Economic added value is no longer enough to meet the innovation objectives of the 21st century. Climate change, resource scarcity and biodiversity loss demand that we drastically rethink our modes of production and consumption. Society as a whole must come together and work towards a solution, from individuals to public institutions, the research field, industry and policymakers.
Future Collaboration Promotes Circular Economy
- Solution-oriented cooperation between businesses, science, and public institutions to address throw-away culture.
- Climate change's impact on art can be observed through the Indicator of Climate Change Affect on Art.
- Mainstream adoption of circular economy and circular lifestyle education, starting at the household level.
In the future, there could be a solution-oriented cooperation between businesses, science, and public institutions. This collaboration could lead to a shift away from the throw-away culture, as consumers start to prioritize unique and ephemeral experiences. Climate change has already had an impact on art, which can be observed through the IACCA (in Spanish) Indicator of Climate Change Affect on Art. As we progress, it is possible that communities or tribes might have shared tools and machines. It is my hope that circular economy and circular lifestyle education will become mainstream, with accessible and easily understood ways for individuals to take action in their own cities.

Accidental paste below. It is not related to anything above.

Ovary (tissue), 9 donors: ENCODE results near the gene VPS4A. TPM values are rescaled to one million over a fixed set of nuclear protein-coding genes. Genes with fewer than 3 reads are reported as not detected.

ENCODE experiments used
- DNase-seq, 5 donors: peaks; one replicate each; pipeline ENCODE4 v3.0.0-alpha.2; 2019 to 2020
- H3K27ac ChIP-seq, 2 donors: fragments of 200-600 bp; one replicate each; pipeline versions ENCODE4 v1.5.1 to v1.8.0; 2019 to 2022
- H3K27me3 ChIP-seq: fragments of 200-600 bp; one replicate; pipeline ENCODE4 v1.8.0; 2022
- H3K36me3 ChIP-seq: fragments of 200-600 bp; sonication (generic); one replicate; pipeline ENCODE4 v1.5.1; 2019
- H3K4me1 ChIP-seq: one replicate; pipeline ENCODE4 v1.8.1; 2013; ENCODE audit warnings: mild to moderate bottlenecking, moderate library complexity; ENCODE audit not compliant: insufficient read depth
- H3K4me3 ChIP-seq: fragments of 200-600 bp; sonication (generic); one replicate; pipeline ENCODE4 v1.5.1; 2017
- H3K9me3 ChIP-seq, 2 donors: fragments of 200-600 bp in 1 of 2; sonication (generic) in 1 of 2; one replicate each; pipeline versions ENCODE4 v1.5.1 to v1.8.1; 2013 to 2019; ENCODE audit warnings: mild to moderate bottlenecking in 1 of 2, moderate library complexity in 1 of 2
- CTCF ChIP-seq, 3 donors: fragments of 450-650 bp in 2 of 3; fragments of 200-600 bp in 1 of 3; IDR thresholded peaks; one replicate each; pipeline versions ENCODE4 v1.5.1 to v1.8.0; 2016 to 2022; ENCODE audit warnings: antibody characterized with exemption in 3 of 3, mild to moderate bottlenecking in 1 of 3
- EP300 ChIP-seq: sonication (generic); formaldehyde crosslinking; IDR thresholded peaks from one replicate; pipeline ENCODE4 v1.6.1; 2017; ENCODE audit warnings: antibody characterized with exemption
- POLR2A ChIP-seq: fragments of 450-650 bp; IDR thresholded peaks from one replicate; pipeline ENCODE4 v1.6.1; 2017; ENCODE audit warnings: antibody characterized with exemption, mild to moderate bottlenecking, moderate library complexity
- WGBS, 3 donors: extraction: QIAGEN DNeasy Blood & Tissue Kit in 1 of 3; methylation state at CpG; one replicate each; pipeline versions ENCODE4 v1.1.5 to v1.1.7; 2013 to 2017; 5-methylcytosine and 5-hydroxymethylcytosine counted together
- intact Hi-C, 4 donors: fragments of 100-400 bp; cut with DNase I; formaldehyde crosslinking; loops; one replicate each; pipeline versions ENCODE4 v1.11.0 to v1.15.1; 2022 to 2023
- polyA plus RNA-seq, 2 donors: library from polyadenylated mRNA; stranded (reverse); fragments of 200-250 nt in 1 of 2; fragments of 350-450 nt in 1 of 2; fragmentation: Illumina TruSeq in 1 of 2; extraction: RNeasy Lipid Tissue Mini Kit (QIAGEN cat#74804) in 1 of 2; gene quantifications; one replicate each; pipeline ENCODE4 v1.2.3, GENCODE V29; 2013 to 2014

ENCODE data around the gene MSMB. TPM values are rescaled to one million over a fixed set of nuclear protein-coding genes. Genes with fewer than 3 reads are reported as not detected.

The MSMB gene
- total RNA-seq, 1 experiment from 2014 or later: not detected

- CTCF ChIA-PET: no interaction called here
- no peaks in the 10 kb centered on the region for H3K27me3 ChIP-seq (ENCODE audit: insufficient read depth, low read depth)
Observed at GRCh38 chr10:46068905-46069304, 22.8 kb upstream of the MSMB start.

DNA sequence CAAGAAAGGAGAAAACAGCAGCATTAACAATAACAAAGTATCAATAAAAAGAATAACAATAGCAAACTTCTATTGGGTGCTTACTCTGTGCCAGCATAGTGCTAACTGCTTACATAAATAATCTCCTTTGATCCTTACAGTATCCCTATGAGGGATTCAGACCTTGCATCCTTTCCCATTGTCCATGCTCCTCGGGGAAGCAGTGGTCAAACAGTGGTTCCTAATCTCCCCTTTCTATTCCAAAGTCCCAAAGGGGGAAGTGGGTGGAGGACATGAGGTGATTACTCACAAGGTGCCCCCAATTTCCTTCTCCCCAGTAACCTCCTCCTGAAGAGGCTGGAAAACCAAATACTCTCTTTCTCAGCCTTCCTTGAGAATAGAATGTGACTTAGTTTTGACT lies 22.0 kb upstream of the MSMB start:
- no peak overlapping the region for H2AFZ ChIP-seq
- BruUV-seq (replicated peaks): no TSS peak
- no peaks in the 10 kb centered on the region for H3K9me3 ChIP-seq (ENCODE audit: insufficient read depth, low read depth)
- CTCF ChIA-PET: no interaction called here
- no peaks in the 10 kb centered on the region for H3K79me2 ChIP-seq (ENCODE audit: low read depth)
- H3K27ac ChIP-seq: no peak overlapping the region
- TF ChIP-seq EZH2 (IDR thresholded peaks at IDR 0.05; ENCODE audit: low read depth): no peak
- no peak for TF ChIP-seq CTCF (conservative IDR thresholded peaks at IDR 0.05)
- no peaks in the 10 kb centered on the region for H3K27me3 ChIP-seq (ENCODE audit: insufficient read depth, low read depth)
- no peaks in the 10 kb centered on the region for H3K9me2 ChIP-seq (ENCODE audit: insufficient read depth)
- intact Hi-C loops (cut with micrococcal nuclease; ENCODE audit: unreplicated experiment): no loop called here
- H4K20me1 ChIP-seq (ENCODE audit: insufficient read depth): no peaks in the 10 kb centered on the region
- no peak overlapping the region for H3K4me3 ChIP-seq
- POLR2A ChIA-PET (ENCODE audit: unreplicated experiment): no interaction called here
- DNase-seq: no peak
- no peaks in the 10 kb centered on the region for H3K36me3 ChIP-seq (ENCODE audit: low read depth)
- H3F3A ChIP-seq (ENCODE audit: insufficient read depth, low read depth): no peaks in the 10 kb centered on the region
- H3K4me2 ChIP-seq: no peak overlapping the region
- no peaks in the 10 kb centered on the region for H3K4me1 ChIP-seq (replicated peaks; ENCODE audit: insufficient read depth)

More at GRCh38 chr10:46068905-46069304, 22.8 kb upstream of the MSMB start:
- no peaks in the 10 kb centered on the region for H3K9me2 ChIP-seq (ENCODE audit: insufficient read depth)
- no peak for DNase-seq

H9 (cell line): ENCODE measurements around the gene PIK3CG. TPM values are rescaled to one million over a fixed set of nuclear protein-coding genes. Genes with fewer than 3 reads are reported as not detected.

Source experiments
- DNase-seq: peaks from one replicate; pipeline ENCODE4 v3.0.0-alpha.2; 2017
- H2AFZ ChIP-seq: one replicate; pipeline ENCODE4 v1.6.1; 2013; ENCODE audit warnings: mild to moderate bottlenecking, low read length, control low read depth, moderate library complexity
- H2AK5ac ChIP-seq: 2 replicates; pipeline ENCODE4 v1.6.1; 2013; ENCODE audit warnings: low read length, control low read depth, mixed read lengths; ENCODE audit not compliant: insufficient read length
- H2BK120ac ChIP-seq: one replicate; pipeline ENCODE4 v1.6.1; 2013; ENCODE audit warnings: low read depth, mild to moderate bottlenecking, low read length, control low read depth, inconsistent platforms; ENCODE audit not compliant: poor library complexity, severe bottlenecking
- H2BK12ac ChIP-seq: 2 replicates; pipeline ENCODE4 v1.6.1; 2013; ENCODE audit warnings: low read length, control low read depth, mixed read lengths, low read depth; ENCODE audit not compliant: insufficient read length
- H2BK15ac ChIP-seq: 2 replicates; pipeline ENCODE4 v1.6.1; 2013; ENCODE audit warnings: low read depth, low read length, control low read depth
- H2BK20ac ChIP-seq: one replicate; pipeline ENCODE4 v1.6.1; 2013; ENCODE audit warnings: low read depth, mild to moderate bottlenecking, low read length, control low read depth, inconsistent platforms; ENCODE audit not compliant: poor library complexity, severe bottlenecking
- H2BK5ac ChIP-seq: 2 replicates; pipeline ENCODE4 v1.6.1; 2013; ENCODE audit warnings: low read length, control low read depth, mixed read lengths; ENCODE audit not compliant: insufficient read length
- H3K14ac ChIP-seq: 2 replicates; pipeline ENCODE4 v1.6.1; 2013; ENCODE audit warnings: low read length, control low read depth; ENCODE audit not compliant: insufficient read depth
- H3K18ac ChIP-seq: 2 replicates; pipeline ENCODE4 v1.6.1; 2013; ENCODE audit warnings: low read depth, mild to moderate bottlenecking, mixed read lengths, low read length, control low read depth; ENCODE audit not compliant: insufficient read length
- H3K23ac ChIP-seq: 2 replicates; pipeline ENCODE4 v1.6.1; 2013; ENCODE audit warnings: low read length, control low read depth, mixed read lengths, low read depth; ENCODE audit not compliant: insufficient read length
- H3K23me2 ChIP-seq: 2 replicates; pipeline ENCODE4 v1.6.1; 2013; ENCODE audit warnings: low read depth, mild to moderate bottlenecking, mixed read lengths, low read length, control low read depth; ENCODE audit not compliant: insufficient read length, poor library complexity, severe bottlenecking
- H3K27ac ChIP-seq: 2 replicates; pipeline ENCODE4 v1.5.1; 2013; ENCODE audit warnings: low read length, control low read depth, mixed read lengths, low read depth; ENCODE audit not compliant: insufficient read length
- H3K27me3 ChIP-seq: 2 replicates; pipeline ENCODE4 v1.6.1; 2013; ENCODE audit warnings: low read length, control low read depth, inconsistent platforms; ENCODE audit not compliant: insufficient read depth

To promote understanding and application of circularity, it could start within households and gradually expand to the street, neighborhood, municipality, city, country, continent, and ultimately, the entire Earth. In this future, consumer ethics might be taught in schools and our material relationships might be monitored to assess the sustainability and decay properties of products. As a result, there might be no more waste, as all resources would be recycled infinitely.